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Network Rail failures blamed for Grayrigg crash

Network Rail’s failure to correctly set up points and carry out a track inspection led to the Grayrigg rail crash on 23 February last year, according to a Rail Accident Investigation Branch report published today.

The findings conclude that the immediate cause of the derailment, which caused the death of passenger Margaret Masson, was the deterioration of Lambrigg 2B points through a combination of failures of three stretcher bars, the lock stretcher bar, and their fastenings.

It went on to say three factors – the mechanical failure of a bolted joint, the incorrect set up of the points and a track inspection that was missed five days before the accident – were to blame for causing these unsafe conditions.

Transport secretary Geoff Hoon said he would look into the most appropriate response to the report, with regard to the Grayrigg accident as well as the derailment at Potters Bar (which caused seven deaths in 2002). The inquest for the accident at Potters Bar was adjourned in the same month as the Grayrigg accident pending the outcome of investigations into the latter.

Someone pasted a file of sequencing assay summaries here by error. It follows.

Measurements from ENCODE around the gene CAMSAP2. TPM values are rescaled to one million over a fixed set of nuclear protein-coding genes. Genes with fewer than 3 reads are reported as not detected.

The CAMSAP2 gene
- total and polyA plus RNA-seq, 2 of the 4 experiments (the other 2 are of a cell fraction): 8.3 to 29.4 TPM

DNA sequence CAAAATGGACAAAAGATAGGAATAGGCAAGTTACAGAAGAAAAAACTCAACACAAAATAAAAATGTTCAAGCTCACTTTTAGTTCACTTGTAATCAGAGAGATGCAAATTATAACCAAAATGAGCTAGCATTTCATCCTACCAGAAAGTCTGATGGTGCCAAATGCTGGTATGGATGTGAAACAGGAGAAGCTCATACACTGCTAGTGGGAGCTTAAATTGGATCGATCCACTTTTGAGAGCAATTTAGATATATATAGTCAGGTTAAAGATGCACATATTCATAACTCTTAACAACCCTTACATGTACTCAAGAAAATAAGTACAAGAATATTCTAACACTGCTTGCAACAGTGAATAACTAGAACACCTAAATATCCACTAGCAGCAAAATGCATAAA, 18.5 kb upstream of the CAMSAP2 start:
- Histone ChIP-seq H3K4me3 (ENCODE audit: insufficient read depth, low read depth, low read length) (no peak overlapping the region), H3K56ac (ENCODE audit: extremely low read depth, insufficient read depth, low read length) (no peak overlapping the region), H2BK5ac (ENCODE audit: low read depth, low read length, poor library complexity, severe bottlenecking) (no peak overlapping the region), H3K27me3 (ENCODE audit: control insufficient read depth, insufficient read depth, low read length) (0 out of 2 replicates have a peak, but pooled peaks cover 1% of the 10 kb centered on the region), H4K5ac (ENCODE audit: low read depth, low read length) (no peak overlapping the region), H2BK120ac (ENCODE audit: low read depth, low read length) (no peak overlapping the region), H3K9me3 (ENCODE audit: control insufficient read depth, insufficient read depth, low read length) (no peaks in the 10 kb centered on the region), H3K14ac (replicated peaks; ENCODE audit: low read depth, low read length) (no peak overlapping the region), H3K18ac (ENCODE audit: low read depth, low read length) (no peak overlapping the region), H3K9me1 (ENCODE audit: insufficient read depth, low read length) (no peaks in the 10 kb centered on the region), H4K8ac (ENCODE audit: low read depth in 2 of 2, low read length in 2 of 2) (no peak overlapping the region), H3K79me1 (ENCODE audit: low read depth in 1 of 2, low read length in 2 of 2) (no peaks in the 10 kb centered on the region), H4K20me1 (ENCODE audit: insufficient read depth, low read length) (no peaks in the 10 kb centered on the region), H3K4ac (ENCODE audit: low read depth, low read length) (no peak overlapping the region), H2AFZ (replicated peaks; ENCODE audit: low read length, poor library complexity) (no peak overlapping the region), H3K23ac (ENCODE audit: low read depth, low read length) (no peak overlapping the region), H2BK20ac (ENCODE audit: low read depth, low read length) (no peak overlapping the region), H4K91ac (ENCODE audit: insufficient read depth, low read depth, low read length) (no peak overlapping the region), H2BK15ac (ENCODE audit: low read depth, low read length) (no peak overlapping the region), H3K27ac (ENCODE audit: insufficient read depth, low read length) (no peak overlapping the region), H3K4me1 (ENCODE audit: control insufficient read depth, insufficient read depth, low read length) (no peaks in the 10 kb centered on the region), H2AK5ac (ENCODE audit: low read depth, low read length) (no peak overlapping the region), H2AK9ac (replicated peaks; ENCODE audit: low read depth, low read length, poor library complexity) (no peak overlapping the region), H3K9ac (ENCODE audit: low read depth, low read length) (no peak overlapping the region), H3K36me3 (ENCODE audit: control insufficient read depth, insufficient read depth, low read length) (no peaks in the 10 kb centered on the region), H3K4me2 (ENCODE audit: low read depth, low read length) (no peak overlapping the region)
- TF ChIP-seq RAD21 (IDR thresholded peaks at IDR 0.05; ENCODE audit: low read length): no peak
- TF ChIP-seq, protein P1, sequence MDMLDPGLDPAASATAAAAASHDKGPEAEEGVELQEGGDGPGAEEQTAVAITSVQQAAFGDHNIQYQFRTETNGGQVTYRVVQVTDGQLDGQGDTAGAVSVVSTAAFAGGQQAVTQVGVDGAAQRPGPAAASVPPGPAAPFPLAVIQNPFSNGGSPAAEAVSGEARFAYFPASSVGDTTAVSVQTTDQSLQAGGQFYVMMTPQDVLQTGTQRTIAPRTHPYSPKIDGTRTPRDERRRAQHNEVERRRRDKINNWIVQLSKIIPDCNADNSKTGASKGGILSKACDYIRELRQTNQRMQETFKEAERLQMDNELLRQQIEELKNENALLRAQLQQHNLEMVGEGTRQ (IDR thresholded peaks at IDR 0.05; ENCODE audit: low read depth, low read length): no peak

The National Union of Rail, Maritime and Transport Workers (RMT) responded to today’s findings by renewing its call for a joint public inquiry into both rail crashes as well as a reversal of maintenance spending cuts.

“It is now abundantly clear that systematic management failings, lack of resources and the fragmented ‘contract culture’ still prevalent on the railway all played their part in the complex of causes of the Grayrigg derailment,” said RMT general secretary Bob Crow.

Office of Rail Regulation director of rail safety Ian Prosser said: "We welcome the publication of the RAIB report, and will carefully consider the report and its recommendations. As the independent health and safety regulator for the rail network, we will ensure that appropriate action is taken forward in a timely way by the industry and ourselves."

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